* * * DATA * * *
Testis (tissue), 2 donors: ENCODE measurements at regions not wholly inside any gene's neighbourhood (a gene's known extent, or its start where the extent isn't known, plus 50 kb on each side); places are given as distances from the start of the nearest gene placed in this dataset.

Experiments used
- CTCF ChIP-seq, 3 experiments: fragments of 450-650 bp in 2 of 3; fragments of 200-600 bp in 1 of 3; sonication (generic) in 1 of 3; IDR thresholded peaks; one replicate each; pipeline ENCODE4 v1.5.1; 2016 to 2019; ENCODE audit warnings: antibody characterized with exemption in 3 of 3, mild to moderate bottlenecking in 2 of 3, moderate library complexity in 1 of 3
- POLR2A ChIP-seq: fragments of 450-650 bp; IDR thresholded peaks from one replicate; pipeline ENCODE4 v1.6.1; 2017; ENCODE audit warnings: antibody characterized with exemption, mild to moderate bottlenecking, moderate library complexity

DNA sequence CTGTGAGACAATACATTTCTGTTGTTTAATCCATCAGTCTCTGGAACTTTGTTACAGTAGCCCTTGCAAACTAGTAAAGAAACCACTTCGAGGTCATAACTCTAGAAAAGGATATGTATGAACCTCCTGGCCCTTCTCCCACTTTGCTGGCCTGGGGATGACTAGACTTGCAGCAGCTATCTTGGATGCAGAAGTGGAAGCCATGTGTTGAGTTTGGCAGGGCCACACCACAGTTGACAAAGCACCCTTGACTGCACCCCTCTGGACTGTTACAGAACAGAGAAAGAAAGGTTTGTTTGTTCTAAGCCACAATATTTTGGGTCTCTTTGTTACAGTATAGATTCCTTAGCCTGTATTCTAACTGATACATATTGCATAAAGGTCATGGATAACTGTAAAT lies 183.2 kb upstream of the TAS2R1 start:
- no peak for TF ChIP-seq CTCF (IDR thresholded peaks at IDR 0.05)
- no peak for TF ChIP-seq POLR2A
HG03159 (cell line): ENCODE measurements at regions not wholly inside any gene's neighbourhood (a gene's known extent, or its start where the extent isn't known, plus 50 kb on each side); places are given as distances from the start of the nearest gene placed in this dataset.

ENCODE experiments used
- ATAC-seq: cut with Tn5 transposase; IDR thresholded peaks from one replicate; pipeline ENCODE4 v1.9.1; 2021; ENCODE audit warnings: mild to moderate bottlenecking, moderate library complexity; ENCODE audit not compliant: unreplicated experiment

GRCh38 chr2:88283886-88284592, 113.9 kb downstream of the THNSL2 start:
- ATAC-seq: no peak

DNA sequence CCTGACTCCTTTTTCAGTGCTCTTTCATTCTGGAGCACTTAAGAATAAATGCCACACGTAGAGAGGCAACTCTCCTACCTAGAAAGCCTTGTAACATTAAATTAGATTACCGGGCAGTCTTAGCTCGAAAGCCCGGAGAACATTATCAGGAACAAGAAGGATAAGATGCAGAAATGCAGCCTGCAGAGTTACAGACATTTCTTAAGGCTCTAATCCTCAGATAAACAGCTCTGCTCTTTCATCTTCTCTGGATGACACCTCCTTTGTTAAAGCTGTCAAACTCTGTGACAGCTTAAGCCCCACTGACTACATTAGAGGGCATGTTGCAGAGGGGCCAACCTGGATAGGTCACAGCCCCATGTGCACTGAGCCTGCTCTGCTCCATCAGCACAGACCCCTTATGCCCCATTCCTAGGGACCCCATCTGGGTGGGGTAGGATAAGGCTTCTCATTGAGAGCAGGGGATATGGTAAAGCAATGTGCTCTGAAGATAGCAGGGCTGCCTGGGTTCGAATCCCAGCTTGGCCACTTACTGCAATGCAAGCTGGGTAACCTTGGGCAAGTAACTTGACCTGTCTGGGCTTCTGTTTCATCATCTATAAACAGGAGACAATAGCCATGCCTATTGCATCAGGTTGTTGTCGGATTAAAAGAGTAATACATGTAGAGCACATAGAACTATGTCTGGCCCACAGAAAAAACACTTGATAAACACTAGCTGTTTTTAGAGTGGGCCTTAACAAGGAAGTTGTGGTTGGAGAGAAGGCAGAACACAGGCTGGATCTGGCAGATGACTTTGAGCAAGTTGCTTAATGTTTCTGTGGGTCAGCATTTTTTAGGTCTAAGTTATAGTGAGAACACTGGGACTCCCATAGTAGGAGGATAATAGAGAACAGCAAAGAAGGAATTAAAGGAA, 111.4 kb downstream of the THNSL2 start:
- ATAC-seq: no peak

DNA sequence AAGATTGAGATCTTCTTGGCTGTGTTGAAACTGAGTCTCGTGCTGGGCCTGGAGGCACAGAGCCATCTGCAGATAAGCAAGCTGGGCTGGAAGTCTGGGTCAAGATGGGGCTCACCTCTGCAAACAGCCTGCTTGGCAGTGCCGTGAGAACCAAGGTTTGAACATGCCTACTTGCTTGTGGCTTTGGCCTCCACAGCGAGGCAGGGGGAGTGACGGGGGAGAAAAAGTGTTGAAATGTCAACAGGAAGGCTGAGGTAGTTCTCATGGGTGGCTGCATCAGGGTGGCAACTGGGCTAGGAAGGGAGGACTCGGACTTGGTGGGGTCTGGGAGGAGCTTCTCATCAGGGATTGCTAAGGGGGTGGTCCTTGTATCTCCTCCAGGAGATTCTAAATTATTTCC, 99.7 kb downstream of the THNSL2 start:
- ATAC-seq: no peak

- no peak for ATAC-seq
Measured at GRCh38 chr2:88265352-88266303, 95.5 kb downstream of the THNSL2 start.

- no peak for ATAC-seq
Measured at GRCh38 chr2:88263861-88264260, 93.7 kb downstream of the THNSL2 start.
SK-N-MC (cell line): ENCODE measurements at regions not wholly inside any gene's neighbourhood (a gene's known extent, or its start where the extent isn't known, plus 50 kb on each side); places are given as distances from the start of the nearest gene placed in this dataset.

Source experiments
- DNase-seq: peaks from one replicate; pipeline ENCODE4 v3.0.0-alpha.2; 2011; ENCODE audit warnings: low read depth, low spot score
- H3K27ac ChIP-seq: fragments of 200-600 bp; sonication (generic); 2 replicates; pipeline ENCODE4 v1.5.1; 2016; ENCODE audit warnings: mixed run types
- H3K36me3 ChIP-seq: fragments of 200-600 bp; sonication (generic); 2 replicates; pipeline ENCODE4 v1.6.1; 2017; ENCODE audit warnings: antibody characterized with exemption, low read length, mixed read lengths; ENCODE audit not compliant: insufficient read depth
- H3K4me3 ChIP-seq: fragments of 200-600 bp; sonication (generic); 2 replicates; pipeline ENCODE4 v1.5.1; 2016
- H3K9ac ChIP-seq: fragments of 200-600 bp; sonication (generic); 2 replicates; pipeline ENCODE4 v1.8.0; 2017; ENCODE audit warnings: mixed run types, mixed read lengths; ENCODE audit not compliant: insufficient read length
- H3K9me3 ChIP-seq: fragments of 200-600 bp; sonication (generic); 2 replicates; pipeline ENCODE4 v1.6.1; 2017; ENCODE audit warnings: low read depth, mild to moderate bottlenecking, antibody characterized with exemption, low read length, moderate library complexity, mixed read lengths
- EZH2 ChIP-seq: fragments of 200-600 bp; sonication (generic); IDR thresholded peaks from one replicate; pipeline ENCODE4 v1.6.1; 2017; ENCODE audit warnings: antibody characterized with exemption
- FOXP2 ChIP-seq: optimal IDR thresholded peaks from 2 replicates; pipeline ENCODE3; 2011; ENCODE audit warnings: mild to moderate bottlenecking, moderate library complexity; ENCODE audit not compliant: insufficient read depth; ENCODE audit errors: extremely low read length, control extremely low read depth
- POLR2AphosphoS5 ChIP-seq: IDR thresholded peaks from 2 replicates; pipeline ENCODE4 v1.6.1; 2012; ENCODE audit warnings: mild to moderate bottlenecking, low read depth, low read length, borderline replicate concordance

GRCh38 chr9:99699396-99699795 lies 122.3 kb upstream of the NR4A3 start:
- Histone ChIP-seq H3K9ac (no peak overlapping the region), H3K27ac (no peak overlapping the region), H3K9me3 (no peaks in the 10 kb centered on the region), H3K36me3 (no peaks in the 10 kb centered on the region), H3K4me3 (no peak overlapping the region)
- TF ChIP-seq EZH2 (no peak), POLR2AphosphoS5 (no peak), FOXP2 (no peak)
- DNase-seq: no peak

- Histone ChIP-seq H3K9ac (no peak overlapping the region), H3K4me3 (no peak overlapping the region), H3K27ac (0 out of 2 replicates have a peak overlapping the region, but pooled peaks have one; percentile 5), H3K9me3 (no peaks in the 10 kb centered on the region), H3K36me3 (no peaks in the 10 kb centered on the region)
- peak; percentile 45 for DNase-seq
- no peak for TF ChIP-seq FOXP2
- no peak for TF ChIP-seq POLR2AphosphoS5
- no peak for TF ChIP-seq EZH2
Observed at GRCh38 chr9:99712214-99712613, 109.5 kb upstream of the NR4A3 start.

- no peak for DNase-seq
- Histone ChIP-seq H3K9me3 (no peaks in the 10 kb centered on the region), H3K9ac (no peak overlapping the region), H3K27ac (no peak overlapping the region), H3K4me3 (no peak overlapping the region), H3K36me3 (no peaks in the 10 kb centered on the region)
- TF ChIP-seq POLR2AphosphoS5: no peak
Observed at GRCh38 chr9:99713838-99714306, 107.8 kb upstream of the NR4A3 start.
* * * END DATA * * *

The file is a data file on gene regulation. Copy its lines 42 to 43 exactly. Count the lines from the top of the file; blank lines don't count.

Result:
- no peak for DNase-seq
- Histone ChIP-seq H3K9me3 (no peaks in the 10 kb centered on the region), H3K9ac (no peak overlapping the region), H3K27ac (no peak overlapping the region), H3K4me3 (no peak overlapping the region), H3K36me3 (no peaks in the 10 kb centered on the region)